Return of the Bodysnatchers: Arrests at Harvard Medical School Mortuary.

Photo: Patrick Caulfield. In the eighteenth century it was common for medical schools to obtain bodies to illegally dissect from public cemeteries.
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By Editor-June 15th, 2023.

A manager of Harvard Medical School’s morgue and his wife and others are accused of stealing human body parts — among them heads, brains, skin and bones — from donated cadavers and selling them on Facebook, according to a federal indictment.

Cedric Lodge, 55, was identified as the morgue manager in a federal indictment filed Tuesday in U.S. District Court for the Middle District of Pennsylvania. Lodge and five others, including his wife, Denise Lodge, 63, are facing charges of conspiracy and transport of stolen goods.

Lodge and his wife were part of a “nationwide network” of people buying and selling human remains that came from Harvard and an Arkansas mortuary, according to the prosecutor’s office.

“Some crimes defy understanding,” U.S. Attorney Gerard M. Karam said. “The theft and trafficking of human remains strikes at the very essence of what makes us human. It is particularly egregious that so many of the victims here volunteered to allow their remains to be used to educate medical professionals and advance the interests of science and healing.”

Also facing charges is the owner of Kat’s Creepy Creations in Peabody, Katrina Maclean. Her Instagram page advertises “creations that shock the mind & shake the soul,” including bone art. Two Pennsylvania men, Joshua Taylor and Jeremy Pauley, are also accused of being part of the buying and selling network.

Although these allegations may seem bizarre and shocking to modern readers, in fact Harvard Medical School has a history of this kind of behavior stretching at least as far back as the eighteenth century.

Harvard’s corpse legacy began in late 18th century, when the newly opened Medical School began hiring grave diggers—not to bury bodies, but to exhume them, which could be a lucrative business.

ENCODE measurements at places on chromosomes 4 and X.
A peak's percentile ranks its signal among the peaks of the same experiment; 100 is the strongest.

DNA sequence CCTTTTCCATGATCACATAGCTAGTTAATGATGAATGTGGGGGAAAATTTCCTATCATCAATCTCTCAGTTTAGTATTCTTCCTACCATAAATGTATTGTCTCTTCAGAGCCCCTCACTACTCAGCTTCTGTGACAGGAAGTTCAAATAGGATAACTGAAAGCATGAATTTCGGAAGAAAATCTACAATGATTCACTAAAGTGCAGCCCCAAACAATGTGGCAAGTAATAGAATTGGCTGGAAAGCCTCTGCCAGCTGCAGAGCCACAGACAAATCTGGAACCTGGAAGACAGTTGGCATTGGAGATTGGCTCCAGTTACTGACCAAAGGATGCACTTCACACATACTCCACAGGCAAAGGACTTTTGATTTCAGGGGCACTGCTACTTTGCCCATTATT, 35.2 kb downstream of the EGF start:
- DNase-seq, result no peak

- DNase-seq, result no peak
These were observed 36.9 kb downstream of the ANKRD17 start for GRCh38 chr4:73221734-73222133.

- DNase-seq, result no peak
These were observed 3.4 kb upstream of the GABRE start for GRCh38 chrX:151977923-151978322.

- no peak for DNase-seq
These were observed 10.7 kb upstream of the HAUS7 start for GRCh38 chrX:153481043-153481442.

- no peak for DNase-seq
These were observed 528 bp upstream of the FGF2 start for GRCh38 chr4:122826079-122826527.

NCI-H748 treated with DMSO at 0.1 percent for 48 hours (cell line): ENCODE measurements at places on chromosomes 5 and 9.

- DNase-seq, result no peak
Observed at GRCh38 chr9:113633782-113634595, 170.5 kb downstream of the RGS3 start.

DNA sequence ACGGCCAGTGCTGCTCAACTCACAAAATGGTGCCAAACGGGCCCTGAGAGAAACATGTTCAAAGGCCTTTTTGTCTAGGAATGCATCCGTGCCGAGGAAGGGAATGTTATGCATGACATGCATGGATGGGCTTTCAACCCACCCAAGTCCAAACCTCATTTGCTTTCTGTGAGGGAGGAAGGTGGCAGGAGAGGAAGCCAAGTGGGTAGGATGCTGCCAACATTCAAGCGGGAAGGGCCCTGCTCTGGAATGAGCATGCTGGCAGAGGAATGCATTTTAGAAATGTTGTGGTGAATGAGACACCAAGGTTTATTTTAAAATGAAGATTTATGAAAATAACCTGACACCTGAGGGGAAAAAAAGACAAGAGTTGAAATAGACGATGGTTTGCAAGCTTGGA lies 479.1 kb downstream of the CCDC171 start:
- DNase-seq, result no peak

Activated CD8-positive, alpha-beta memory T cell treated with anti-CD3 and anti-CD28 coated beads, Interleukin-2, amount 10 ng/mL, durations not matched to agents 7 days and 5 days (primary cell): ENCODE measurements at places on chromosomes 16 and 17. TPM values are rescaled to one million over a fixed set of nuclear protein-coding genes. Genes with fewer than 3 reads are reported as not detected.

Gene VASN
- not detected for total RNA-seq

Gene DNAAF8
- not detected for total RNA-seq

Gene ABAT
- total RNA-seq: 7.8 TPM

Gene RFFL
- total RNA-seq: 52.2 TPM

According to a 2015 history of the so-called “resurrection men” in Synthesis, an undergraduate history of science journal, the diggers snuck into Boston’s burial grounds in search of new graves, stealthily dug up some of the most “fresh” residents, and refilled the graves to avoid arousing suspicion.

Harvard turned to these drastic measures because, as techniques improved, the demand for dissectable cadavers had grown until it could no longer be satisfied legally.

Although Massachusetts had less restrictive laws than most states, allowing for human body dissection once every four years, Harvard Medical School was lucky to legally receive one or two cadavers a year––hardly enough for the growing establishment where “a single body [was] made to do duty for a whole course of lectures,” according to a 1788 issue of the Boston Gazette.

As the lack of clinical material limited instructional experiences, class sizes, and opportunities for up-close dissection, the quality and quantity of doctors in the United States waned.

The inexperience of the dwindling new medical graduates caused public outrage, prompting medical schools to change their curricula to emphasize hands-on study of anatomy. This shift to the “Paris method,” in which students learn by dissecting cadavers first-hand, further stimulated the demand for human corpses.

Harvard Medical School dealt with this shortage by employing “resurrection men,” but several faculty members and students went a step further: they raided graveyards and dug up dead bodies themselves.

Around 1770, Joseph Warren founded an illicit secret society called the “Spunker Club,” also known as the “Anatomical Club.”

Although this macabre organization was dedicated to grave-robbing in the name of learning, some of its morbidly curious members saw the painstaking process of body-snatching as art.

Stealing a body required at least three participants––two to exhume the corpse and one to drive the getaway car. The surrounding area had to look undisturbed, so thieves often used large pieces of cloth to catch any flyaway dirt.

Spunker Club members reportedly took great pride in their technique. In a 1775 letter, John Warren described a grave robbery “done with so little decency and caution” that “it need scarcely be said it could not have been the work of any of our friends of the [Spunker] Club,” according to a 2012 article in the Journal of Social Archaeology.

As “resurrection men” and body-snatching enthusiasts continued to ransack Boston graveyards, civil indignation incited the Act to Protect the Sepulchers of the Dead in 1815, making disturbance of buried bodies illegal and prompting a citywide patrol of graveyards and burial grounds.

This legislature forced Harvard Medical School to “import” the cadavers from New York instead, where body snatchers were “emptying at least six hundred or seven hundred graves annually,” according to an article in the Boston Gazette.


Sources: NPR, The Crimson, news agencies.
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